Click the link below for a message from Dr. Wiens himself!
Dr. Alan Khadavi from southern California.
I appreciate the blog from Dr. Khadavi as the question of “citrus acid allergy” often comes up in my daily allergy practice here in Tulsa. Tomato is just one more food that can cause an intolerance that often is confused with a food allergy. As listed below, mucosal irritation is an intolerance, while oral allergy syndrome and anaphylaxis represent two examples of “IgE-mediated” or true allergy.
Tomato allergy is not commonly reported, but it can cause adverse reactions. Hypersensitivity reactions to other fruits are commonly reported, particularly apples, stone fruits and bananas. Tomato (Solanum lycopersicum) is derived from two wild ancestor species, Solanum pimpinellifolium and Solanum cerasiforme. Tomato flavor is a balance of acid and sugar recognized by the tongue and the effect of volatile compounds within the fruit that cause aroma recognized by the nose. Tomato flavor is commonly described as sweet, tart, tangy or balanced.
Tomato is classified as a fruit because they contain seeds and grow from the flower of the tomato plant. But many people still classify it as a vegetable based on its culinary applications. (how we cook with it!)Credits to Dr. Alan Khadavi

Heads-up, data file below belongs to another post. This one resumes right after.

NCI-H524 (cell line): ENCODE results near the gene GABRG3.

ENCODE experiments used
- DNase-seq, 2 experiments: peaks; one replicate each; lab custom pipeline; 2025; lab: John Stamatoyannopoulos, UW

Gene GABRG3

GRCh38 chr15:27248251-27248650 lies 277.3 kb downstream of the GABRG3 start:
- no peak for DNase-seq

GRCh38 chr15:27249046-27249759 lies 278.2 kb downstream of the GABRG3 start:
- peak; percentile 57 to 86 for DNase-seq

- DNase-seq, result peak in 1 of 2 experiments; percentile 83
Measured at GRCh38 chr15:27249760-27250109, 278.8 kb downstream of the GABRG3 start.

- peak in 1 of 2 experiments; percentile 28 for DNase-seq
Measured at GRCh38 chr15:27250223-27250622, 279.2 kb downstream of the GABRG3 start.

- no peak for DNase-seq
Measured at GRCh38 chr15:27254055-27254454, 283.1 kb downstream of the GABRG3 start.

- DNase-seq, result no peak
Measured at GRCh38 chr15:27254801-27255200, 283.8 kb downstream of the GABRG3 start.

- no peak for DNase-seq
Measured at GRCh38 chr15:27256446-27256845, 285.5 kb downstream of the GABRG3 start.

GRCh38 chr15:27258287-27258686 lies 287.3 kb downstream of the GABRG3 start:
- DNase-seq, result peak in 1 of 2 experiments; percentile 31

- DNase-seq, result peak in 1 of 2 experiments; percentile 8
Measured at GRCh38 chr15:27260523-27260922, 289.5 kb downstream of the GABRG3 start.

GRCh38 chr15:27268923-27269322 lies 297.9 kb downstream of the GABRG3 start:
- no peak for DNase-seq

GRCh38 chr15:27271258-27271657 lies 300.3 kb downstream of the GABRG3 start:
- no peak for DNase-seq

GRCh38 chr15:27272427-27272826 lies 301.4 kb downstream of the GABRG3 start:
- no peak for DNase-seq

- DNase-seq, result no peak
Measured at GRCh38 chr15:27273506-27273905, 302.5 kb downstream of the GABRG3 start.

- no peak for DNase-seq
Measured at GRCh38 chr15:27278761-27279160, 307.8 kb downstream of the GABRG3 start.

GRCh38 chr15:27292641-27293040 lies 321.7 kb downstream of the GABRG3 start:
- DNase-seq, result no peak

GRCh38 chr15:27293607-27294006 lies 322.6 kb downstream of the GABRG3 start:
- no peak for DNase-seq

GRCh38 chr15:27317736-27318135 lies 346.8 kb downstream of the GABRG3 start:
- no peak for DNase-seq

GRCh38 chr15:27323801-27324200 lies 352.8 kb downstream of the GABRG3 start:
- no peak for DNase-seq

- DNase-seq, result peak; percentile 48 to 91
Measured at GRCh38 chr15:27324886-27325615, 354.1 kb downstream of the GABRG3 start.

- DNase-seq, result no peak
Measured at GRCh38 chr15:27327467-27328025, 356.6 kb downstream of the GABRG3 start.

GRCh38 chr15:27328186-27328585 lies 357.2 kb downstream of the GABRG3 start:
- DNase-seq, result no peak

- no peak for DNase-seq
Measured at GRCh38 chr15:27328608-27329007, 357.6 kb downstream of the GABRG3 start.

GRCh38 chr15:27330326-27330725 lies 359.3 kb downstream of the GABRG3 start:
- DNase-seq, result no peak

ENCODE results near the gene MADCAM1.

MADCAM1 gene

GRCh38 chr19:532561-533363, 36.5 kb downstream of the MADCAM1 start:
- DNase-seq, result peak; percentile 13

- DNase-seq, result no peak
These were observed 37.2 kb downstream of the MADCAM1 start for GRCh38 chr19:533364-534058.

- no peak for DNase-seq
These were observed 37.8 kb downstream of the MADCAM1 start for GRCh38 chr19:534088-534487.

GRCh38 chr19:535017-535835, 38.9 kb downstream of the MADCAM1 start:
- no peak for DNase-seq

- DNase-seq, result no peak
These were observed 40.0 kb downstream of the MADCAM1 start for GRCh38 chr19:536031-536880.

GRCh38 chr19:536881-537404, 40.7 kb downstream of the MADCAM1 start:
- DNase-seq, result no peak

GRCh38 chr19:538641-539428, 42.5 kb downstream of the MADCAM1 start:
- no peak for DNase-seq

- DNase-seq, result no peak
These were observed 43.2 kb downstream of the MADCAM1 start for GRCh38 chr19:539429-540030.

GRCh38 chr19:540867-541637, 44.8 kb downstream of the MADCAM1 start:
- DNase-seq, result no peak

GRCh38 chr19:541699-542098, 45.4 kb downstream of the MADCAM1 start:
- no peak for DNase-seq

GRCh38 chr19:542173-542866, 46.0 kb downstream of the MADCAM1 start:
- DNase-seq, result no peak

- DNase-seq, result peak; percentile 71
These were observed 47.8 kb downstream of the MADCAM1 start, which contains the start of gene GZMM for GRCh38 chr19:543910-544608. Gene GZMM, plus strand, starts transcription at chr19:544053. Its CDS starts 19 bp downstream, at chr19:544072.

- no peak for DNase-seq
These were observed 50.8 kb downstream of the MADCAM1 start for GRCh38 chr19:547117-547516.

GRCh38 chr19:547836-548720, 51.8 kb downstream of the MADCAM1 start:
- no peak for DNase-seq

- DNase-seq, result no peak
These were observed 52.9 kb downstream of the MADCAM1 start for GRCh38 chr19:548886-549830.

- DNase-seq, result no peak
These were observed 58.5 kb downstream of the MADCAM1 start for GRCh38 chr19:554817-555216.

Types of reactions to Tomato:
- Mucosal irritation-Tomato has been implicated in an array of adverse reactions, including uncomfortable mucosal irritation due to acidic pH. The tomato plant can also cause itching of the skin when touched which is a form of allergic contact dermatitis.
- Oral allergy syndrome-symptoms typically occur with mouth itching and swelling of lips and tongue. Patients allergic to grass pollen can describe symptoms of oral allergy syndrome to tomato. This is not a true tomato allergy, but a cross reactivity of the proteins to the grass pollen. Treatment is heating the fruit or just avoiding it. Other foods in the same category are kiwi, melon, peach and celery.
- Anaphylaxis-symptoms that occur are hives, swelling, wheezing, coughing, vomiting, diarrhea and low blood pressure. This is from IgE mast cell degranulation. Allergy skin testing, specific IgE lab testing and fresh food skin testing with tomato all can be used to test for tomato allergy.
Reactions to tomato can thus come in different forms. With a severe reaction to tomatoes, patients will often avoid altogether and the problematic reactions are usually the mucosal irritation or food intolerance. An allergy doctor can help decipher what type of reaction one is having to tomato and to do the appropriate tests for establishing or ruling out a diagnosis of clinical allergy.
In the news a couple of years ago, Ariana Grande was diagnosed with a true tomato allergy. She joked that there was “nothing more unfair than an Italian woman developing an allergy to tomatoes in her mid-twenties.” But food allergies are a serious matter and should be taken seriously. All precautions should be taken place and patients should carry around an injectable epinephrine in case of an accidental exposure.
Not only should patients be aware of tomato allergy, but doctors should also recognize that rare food allergies aren’t so rare if you have the sensitivity. What to do?
- Make sure you have injectable epinephrine
- Skin testing or blood testing can be performed to many foods that cause rare allergies.
- Even if you don’t perform testing, please avoid the food (s) that cause problems, as the reaction may get worse with subsequent exposures.